Known Surviving 19th Mississippi Infantry Flags

 

1.  Unknown type located in the University Museums, Oxford, Mississippi

 

2.  Company K, Jake Thompson Guards flag located in the Old Capital Museum, Jackson, Mississippi

 

3.  Regimental flag shown above located in the Museum of the Confederacy, Richmond, Virginia.  This flag was captured in June 1862 near Willis Church, Virginia, by Colonel Francis C. Barlow, 61st New York Infantry.  The flag is 48 by 47 1/4 inches.  The elements of this hand-stitched flag are red wool field, blue wool cross, white polished cotton edging and stars, orange wool border, white canvas hoist edge, and three whipped eyelets (white/blue striped twill tape remains in bottom).  Battle honors are printed in black ink stencil on white cotton panels and sewn to both sides of the flag.  The following are the Official Records reports related to the capture of this flag.

 

O.R.-- SERIES I--VOLUME XI/2 [S# 13]

PENINSULAR CAMPAIGN--SEVEN DAYS' BATTLES
No. 18. -- Reports of Col. Francis C. Barlow, Sixty-first New York Infantry, of engagement at White Oak Swamp Bridge, and battles of Glendale, or Nelson's Farm (Frazier's Farm), and Malvern Hill.

 

HDQRS. SIXTY-FIRST REGT, NEW YORK VOLUNTEERS,
Near
James River, July 3, 1862.

CAPTAIN: I have the honor to report that on June 30, 1862, the regiment under my command marched with the other regiments of General Caldwell's brigade toward the sound of the enemy's firing at about 6 p.m. On arriving near the front we became separated from the remainder of our brigade in the confusion arising from our troops firing upon each other. I then had the honor to report to Brigadier-General Robinson, of General Kearny's brigade, for orders. By order of General Robinson my regiment was formed in line upon the border of a large field into which our troops were firing and in the rear of a fence which our men were using as a parapet. Having stopped the firing of the other regiments, General Robinson ordered my regiment to advance into the field, which we did with bayonets at a charge. By reason of the darkness and thick smoke I am unable to say whether the enemy was occupying the open field or not. I think they were, and that they fell back hastily at our approach, as I found one of their colors lying upon the ground. It bore the inscriptions "Seven Pines" and "Fair Oaks" upon it, and I have caused it to be sent to the headquarters of Sumner's corps.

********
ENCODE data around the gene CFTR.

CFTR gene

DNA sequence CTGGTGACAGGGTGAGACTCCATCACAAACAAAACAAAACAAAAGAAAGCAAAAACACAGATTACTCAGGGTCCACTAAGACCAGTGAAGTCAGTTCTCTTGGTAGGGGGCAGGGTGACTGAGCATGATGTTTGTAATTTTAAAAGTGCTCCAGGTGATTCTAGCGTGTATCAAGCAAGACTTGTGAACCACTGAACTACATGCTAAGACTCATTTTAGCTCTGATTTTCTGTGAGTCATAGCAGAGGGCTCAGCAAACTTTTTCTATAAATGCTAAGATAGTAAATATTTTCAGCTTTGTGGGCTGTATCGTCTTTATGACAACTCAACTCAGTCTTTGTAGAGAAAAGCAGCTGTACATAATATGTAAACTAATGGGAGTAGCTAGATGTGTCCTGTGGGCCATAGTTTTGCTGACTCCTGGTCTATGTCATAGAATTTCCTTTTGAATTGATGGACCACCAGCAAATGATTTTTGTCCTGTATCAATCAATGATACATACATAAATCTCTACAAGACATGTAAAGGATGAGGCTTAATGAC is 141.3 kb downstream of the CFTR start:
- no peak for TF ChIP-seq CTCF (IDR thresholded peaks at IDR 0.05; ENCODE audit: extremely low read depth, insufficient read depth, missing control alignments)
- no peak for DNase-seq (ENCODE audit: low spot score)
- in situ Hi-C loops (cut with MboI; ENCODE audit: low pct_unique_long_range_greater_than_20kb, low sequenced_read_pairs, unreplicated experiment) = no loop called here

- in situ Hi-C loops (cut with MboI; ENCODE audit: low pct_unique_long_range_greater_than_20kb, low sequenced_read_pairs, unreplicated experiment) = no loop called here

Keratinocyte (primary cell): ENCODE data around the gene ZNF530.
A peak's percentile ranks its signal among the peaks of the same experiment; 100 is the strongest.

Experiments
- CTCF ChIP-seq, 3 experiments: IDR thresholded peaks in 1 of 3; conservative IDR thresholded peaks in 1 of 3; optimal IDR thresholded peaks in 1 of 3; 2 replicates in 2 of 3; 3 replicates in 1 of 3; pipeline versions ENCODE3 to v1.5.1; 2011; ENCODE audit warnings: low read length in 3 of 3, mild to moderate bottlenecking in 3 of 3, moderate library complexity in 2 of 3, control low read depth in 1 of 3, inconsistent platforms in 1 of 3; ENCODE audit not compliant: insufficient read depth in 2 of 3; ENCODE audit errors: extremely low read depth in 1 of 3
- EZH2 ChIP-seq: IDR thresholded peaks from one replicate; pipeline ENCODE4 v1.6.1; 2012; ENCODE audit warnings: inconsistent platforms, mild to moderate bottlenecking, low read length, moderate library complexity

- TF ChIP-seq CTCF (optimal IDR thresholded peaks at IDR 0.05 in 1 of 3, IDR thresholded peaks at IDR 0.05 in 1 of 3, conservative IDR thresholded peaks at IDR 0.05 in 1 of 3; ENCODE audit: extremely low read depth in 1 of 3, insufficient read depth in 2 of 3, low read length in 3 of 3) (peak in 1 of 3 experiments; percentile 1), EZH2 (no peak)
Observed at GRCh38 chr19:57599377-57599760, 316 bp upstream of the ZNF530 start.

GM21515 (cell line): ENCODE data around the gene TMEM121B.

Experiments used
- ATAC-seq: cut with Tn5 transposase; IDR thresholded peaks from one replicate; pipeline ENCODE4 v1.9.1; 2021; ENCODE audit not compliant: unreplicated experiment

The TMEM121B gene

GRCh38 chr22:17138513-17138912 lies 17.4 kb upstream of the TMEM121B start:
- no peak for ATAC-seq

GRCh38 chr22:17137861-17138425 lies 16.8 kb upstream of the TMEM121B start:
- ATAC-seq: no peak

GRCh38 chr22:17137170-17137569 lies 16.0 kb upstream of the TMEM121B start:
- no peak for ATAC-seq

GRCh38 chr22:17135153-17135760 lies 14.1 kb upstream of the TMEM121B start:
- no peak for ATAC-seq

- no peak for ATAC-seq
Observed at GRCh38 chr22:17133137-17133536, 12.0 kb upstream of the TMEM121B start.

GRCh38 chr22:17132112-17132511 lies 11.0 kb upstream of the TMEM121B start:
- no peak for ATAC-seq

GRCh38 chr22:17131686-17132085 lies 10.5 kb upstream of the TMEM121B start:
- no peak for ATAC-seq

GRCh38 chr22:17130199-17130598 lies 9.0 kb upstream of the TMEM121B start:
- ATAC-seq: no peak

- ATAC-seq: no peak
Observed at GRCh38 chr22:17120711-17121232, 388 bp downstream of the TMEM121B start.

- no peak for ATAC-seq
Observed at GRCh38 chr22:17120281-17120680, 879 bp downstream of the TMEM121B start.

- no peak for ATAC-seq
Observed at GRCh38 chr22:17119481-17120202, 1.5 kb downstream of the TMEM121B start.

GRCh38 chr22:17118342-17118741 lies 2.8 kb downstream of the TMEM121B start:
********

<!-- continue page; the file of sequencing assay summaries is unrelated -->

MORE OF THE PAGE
As we approached the woods on the other side of the field the enemy asked from within what regiment we were. My men answering "Sixty-first New York," the enemy shouted, "Throw down your arms, or you are all dead men." We at once opened fire upon them. They were posted just in the edge of the woods. We were very close to them, and their fire was severe and fatal. I requested Lieutenant Greenhalgh, of General Berry's staff, who had advanced with us into position, to bring re-enforcements if possible, as no other regiment was in the field. He informed me upon his return that he could bring us none. Having succeeded in communicating with General Caldwell, he sent us the Eighty-first Regiment Pennsylvania Volunteers, which formed in front of as and opened fire vigorously upon the enemy. I was directed by the staff officer who brought this regiment to assume command of that part of the brigade which was in the open field. We remained in this position for a considerable time, firing vigorously. No re-enforcements came to us.

Perceiving indications that the enemy were in force on our left flank and were preparing to make a vigorous attack, I moved the regiments to the right of the field, nearer the parapet, from which position we were soon withdrawn by General Caldwell. Later in the evening, by order of General Kearny, I formed my regiment, in conjunction with the Fifth New Hampshire Volunteers and the Eighty-first Pennsylvania Volunteers, both of Caldwell's brigade, inside the parapet, and there remained until withdrawn with the rest of the troops occupying the position.

On account of previous losses I had reduced my regiment to eight companies, one of which was absent on picket and not in the action.

As supports of Hazzard's battery we had been under a heavy artillery fire during the whole day and had marched directly thence to the fight, for which reason I am unable to state exactly what number of men we took into action. There were present 8 officers besides myself, 6 of whom were wounded severely and taken prisoners at the hospital to which they were removed. The horses of myself, Lieutenant Gregory, regimental adjutant, Major McKeen, Colonel Johnson, and Lieutenant Swain, of the Eighty-first Pennsylvania Regiment, were shot under us.